A new online community, GoTribalGov, is an exclusive networking community to support, inspire, encourage, share and connect Tribal professionals and Native American business people.
Minneapolis, MN (December 5, 2012) – Kim Strand, Ojibwe of Wisconsin, has started an online community exclusively for Tribal governments, Native American professionals and business owners. GoTribalGov is dedicated to providing information, networking and support to people who work in Native American governments and Native American businesses. The online networking community will allow members to discuss problems and help each other come up with solutions, share information, and get the latest developments in Indian Country.
While working at the Lac Courte Oreilles Tribe, Strand says she witnessed the stress of change in Tribal Council leadership. "I am at awe of the people who work in our Tribes everyday and deal with the challenges and stress, and who try and have good outcomes for our people. At the same time there is often little support for our leaders and employees. This is part of my inspiration for creating a new website called GoTribalGov."
Working in the economic and business development department at Lac Courte Oreilles, Strand realized how isolated working in Tribal government could be. She says, "Our Tribes are often in rural areas where we don’t have access to other Native development associations and groups. At Lac Courte Oreilles there were no other Native economic and business development directors."
Strand says, "There are 565 federally recognized Tribes across America so there must be at least 300 other economic development people. But I did not know who they were or how to contact most of them. When I did make contact with others they were very helpful, encouraging and informative. I often thought there should be an association or some kind of forum where we could connect on a regular basis. Face-to-face meetings are often impractical because of cost."
Strand launched the networking site in November 2012 and says the immediate feedback was positive and encouraging. "I’m really excited about the potential for Native people to network and help each other in the Native community. It is phenomenal. If the average Tribe has 400 government workers times 565, that comes out to 225,000 people. That is a lot of networking and connections,"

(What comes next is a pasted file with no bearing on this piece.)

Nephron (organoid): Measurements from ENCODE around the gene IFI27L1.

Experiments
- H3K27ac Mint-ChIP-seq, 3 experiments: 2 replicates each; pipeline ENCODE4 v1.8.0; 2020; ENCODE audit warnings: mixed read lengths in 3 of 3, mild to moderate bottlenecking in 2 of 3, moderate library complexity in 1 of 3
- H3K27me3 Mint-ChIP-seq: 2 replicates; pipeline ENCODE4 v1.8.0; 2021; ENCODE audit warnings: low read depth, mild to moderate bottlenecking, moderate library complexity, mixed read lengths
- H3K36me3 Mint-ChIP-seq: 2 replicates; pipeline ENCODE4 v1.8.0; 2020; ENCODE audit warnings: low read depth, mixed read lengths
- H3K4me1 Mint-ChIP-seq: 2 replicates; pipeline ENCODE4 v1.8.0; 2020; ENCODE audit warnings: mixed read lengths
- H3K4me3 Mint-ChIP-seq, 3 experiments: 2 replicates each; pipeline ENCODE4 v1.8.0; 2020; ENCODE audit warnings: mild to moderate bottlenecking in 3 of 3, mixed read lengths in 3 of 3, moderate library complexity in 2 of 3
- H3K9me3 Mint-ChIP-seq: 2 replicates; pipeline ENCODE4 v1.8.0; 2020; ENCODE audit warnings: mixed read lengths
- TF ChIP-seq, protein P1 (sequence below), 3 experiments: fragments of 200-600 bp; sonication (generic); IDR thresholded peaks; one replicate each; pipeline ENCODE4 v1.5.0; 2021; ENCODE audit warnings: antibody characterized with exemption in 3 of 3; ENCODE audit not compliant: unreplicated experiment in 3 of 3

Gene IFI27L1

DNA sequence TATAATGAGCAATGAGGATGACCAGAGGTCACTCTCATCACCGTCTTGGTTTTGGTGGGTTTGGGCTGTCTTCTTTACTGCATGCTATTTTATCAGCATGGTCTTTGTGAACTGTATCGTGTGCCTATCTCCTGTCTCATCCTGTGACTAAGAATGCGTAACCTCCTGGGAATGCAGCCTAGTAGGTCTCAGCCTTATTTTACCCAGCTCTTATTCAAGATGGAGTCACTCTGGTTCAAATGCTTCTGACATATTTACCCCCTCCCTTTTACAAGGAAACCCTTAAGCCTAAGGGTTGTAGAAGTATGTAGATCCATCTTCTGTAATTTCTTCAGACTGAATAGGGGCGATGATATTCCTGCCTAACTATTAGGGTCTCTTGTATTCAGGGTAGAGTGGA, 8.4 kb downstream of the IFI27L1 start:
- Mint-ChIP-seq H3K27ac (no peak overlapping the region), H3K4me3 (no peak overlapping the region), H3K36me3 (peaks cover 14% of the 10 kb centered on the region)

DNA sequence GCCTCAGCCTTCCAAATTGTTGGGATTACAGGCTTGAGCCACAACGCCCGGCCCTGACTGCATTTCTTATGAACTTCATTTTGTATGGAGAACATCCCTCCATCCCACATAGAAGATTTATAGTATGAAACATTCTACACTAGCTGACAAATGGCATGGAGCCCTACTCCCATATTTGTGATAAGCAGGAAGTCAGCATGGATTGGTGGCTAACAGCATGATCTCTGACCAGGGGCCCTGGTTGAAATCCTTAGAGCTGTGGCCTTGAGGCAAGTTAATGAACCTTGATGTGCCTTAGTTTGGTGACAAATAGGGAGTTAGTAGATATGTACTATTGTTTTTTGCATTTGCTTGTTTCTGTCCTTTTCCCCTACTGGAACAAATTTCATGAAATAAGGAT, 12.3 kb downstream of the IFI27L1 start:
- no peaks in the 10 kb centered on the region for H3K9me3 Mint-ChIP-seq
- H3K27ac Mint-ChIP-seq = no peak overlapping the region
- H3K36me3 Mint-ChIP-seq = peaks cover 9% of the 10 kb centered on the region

"In the Tribal governments often people are new to their jobs, we are just now developing resources that help support our people to do their jobs and be successful at their careers. We need organizations who are devoted to helping them do their jobs and helping Native for-profit and non-profit businesses be successful, too. We are developing our infrastructure and GoTribalGov hopes to be a part of it," said Strand.
GoTribalGov has sections in business, health, education, economic development, gaming, chamber of commerce, historical preservation, and human resources. Strand says they also plan to offer online training in the near future. The new, innovative site also offers free postings, free job postings, and groups and discussion forums on numerous topics of interest to Native professionals and tribal governments.
Strand says, "We will have online training in a variety of areas: Liquor license training for people who sell alcohol at the casino’s and stores; accounting and computer software training such as Quickbooks and Microsoft Word; and eventually we plan to develop our own Native specific online training. Right now we will be partnering with an online training company."
Ashley Strand, Kim's daughter, is the site's community engagement specialist. She is working to add valuable content to the site and engage members in connecting and utilizing the site's resources. She encourages information sharing and feedback from members to further improve the site.
Of the overall goal and future of the site, Strand says, "I would love to see it be a positive force in ‘Indian Country’ supporting, encouraging and helping develop Native people who work in Tribal governments and businesses."
Still in its early stages, the membership already has a diverse makeup of Tribal government and business professionals. Many have Phd’s, Masters Degrees, and Bachelor Degrees; in fields as diverse as medicine, construction, social media, entertainment, economic development, For Profit and Non-profit, and government administration, among others. And members who are signing up come from all over the U.S. and Canada.
Strand was an Archibald Bush Leadership Fellow, and received a Masters of Public Administration from University of Minnesota. She received a Bachelors Degree in Business and Ethics, and after graduation owned and operated several small businesses. She has worked as Adjunct Instructor for The American Indian Opportunities Industrialization Center (AIOIC), the Fond Du Lac Tribe, and LCO College, and worked as business manager and economic development director at the Lac Courte Oreilles Tribe. Strand also was a business and technology consultant to businesses and non-profits in the energy, construction and health sectors. She grew up in Minneapolis, Minnesota, and lives in Danbury, WI.
To learn more or sign up for the free membership, see: www.gotribalgov.com. Or see their Facebook page at: http://www.facebook.com/